For scientists, science students and science supporters, a critical skill to develop is the ability to talk to laypeople about scientific discoveries, research and the general workings of science.
It’s no easy task to translate the complex topics of science in ways that educate, entertain and engage a general audience, but acquiring that skill can help in terms of doing science outreach (often a requirement these days of grant funding), promoting science literacy and even generating interest that can create support for research work.
What to communicate science like Carl Sagan? Start with some training, like at the upcoming Science Talk NW. Credit: Head Like An Orange/Giphy
If you’re interested in developing or honing your science communication skills, check out Science Talk NW, a science communication conference coming up Jan. 26 and 27, 2017.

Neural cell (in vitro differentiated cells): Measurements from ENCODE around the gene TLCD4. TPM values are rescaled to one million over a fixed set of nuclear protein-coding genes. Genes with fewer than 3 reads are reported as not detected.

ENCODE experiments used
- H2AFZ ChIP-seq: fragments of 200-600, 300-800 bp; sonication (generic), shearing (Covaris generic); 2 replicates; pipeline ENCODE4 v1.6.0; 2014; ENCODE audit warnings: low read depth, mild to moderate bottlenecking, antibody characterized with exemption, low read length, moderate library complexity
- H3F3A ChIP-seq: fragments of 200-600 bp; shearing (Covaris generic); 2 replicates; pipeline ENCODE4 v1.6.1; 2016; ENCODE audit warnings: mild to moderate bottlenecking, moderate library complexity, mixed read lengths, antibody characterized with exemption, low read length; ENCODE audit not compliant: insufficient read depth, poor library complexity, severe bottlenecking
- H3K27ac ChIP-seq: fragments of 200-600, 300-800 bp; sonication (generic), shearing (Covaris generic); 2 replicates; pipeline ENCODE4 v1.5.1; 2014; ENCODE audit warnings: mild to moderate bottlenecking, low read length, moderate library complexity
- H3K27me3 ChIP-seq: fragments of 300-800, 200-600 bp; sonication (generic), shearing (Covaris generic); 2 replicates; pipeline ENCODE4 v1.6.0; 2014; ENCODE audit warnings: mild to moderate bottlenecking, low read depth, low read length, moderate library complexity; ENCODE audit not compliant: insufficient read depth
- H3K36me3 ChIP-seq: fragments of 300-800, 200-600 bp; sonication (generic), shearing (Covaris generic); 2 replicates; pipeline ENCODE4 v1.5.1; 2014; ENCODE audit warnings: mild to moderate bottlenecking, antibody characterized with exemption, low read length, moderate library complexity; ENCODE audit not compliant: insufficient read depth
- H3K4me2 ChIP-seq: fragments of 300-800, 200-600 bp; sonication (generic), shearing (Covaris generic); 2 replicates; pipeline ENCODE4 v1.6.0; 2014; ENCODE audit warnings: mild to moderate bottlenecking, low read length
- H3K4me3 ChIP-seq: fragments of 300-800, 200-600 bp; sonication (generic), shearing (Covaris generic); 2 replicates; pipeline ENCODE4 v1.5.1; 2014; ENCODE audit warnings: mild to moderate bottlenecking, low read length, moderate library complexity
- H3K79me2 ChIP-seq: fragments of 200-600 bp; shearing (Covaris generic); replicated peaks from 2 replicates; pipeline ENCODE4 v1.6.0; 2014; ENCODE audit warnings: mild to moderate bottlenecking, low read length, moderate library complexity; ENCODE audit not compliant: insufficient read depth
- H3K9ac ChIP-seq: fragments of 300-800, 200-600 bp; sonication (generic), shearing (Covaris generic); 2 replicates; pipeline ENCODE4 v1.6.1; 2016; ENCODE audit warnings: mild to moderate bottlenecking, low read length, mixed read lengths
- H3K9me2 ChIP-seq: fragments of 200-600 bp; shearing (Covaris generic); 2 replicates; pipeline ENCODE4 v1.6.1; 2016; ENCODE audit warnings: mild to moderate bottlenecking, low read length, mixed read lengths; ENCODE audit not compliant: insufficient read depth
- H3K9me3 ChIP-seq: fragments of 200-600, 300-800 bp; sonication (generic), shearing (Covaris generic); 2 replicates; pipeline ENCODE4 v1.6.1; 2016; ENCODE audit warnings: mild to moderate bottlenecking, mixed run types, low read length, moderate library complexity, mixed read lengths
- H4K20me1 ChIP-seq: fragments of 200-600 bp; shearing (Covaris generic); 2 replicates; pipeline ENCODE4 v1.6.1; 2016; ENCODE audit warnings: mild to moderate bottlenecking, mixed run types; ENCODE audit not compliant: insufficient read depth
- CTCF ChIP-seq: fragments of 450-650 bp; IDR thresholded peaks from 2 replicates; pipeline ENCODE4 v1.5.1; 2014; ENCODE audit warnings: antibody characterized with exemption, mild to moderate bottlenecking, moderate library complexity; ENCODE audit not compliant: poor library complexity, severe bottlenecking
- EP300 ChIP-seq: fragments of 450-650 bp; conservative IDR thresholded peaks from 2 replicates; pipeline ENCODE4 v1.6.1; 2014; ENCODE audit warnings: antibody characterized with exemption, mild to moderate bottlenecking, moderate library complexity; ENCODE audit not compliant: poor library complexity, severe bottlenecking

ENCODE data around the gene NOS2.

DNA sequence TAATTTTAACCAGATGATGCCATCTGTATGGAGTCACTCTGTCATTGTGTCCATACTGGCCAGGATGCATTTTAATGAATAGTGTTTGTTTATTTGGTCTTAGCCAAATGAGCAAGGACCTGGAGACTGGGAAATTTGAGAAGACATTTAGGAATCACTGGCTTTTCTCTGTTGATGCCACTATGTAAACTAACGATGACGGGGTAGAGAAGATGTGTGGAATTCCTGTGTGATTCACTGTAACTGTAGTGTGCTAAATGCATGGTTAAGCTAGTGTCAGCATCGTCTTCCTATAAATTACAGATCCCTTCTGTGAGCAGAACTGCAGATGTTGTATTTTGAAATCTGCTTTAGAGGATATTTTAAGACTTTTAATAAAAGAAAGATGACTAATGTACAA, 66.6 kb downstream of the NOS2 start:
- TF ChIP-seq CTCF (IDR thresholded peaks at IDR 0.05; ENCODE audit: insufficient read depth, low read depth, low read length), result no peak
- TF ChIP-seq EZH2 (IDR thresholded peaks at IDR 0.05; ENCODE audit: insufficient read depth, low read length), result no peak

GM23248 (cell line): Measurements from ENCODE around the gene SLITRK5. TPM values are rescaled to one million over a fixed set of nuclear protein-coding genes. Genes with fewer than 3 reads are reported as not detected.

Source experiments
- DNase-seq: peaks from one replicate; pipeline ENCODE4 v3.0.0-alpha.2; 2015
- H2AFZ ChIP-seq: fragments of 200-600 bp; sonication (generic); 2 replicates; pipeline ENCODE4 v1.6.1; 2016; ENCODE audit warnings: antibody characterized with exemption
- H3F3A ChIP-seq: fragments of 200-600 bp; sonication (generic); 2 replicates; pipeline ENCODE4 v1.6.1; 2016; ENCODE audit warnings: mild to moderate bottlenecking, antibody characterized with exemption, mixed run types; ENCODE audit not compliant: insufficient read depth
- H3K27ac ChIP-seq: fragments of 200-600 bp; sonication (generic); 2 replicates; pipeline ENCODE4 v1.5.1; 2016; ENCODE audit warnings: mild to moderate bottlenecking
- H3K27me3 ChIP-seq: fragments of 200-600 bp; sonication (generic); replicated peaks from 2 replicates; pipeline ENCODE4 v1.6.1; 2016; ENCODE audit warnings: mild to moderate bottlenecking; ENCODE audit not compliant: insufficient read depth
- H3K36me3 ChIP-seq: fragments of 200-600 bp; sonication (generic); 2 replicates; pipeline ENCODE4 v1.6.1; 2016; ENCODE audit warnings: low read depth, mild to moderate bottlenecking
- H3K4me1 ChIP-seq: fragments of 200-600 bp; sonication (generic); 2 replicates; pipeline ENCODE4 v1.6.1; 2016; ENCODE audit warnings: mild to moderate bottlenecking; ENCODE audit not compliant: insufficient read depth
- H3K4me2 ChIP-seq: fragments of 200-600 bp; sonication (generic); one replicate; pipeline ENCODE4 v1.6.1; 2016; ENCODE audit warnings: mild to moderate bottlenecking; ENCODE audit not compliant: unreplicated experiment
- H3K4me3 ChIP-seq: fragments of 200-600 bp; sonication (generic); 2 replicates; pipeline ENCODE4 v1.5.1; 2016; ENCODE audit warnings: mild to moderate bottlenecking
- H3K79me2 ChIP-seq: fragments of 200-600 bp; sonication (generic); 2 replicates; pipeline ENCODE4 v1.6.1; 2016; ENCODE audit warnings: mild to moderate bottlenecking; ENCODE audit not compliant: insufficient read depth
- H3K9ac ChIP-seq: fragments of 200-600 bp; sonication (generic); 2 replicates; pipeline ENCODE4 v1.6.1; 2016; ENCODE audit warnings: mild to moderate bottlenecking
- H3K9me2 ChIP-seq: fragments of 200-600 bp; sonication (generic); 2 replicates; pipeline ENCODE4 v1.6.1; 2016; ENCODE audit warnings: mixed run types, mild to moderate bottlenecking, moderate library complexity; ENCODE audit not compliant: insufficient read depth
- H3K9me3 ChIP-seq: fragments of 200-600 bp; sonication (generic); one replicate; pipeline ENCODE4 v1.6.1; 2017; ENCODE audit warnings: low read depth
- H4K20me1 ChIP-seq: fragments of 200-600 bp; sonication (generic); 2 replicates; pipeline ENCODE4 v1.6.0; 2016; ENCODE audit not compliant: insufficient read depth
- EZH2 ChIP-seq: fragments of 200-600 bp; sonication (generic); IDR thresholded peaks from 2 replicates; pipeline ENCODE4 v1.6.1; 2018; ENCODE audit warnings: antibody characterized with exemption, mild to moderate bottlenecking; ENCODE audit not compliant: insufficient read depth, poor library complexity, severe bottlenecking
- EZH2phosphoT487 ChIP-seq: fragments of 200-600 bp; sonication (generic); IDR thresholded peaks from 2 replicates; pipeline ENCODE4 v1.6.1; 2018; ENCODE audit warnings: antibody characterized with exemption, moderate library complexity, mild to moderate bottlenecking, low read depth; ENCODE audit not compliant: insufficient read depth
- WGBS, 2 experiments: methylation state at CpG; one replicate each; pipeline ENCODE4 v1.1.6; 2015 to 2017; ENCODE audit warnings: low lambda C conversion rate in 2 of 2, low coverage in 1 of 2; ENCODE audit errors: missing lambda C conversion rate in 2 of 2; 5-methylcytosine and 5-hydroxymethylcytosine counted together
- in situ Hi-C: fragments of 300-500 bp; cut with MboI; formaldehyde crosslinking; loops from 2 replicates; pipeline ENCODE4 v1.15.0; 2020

The Oregon Museum of Science and Industry, which puts on a regular fellowship program and other training in science communication, is presenting the conference, which aims to unite active scientists, science communicators, journalists, students and trainees in learning how to talk science to nonscientists and scientists outside of your discipline.
The conference will include presentations, workshops, expert panels, and a science communication contest for students and post-docs.